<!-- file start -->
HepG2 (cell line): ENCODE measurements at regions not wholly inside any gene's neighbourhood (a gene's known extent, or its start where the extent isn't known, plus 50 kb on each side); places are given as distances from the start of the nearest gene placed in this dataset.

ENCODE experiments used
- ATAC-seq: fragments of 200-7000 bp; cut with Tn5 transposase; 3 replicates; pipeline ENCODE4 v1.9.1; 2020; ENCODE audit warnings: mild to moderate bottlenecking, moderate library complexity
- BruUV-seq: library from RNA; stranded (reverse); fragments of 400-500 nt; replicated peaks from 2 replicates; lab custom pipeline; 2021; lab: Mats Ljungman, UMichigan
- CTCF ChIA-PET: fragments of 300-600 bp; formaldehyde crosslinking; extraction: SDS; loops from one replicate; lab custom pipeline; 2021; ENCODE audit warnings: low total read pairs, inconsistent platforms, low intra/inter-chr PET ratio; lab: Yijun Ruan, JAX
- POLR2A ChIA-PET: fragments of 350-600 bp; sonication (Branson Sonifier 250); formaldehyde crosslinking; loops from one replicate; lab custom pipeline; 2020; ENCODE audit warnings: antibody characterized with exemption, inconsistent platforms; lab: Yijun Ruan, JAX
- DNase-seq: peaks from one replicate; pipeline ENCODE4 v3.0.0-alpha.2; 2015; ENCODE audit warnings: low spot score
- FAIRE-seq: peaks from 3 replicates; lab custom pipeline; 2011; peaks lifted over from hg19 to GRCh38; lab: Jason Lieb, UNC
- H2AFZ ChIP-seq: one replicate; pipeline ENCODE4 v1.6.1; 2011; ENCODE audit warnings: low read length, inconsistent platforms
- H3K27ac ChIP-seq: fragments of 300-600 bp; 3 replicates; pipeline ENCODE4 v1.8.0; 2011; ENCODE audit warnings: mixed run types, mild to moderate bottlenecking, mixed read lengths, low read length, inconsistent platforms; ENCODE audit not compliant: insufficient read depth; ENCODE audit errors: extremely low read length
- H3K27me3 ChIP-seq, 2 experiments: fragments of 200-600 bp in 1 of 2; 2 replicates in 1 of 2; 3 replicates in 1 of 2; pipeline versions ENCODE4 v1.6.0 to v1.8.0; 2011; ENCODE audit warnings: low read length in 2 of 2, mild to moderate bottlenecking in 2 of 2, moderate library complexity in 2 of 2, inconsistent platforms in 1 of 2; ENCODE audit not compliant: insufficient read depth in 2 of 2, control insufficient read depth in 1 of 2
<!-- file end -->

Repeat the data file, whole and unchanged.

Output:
HepG2 (cell line): ENCODE measurements at regions not wholly inside any gene's neighbourhood (a gene's known extent, or its start where the extent isn't known, plus 50 kb on each side); places are given as distances from the start of the nearest gene placed in this dataset.

ENCODE experiments used
- ATAC-seq: fragments of 200-7000 bp; cut with Tn5 transposase; 3 replicates; pipeline ENCODE4 v1.9.1; 2020; ENCODE audit warnings: mild to moderate bottlenecking, moderate library complexity
- BruUV-seq: library from RNA; stranded (reverse); fragments of 400-500 nt; replicated peaks from 2 replicates; lab custom pipeline; 2021; lab: Mats Ljungman, UMichigan
- CTCF ChIA-PET: fragments of 300-600 bp; formaldehyde crosslinking; extraction: SDS; loops from one replicate; lab custom pipeline; 2021; ENCODE audit warnings: low total read pairs, inconsistent platforms, low intra/inter-chr PET ratio; lab: Yijun Ruan, JAX
- POLR2A ChIA-PET: fragments of 350-600 bp; sonication (Branson Sonifier 250); formaldehyde crosslinking; loops from one replicate; lab custom pipeline; 2020; ENCODE audit warnings: antibody characterized with exemption, inconsistent platforms; lab: Yijun Ruan, JAX
- DNase-seq: peaks from one replicate; pipeline ENCODE4 v3.0.0-alpha.2; 2015; ENCODE audit warnings: low spot score
- FAIRE-seq: peaks from 3 replicates; lab custom pipeline; 2011; peaks lifted over from hg19 to GRCh38; lab: Jason Lieb, UNC
- H2AFZ ChIP-seq: one replicate; pipeline ENCODE4 v1.6.1; 2011; ENCODE audit warnings: low read length, inconsistent platforms
- H3K27ac ChIP-seq: fragments of 300-600 bp; 3 replicates; pipeline ENCODE4 v1.8.0; 2011; ENCODE audit warnings: mixed run types, mild to moderate bottlenecking, mixed read lengths, low read length, inconsistent platforms; ENCODE audit not compliant: insufficient read depth; ENCODE audit errors: extremely low read length
- H3K27me3 ChIP-seq, 2 experiments: fragments of 200-600 bp in 1 of 2; 2 replicates in 1 of 2; 3 replicates in 1 of 2; pipeline versions ENCODE4 v1.6.0 to v1.8.0; 2011; ENCODE audit warnings: low read length in 2 of 2, mild to moderate bottlenecking in 2 of 2, moderate library complexity in 2 of 2, inconsistent platforms in 1 of 2; ENCODE audit not compliant: insufficient read depth in 2 of 2, control insufficient read depth in 1 of 2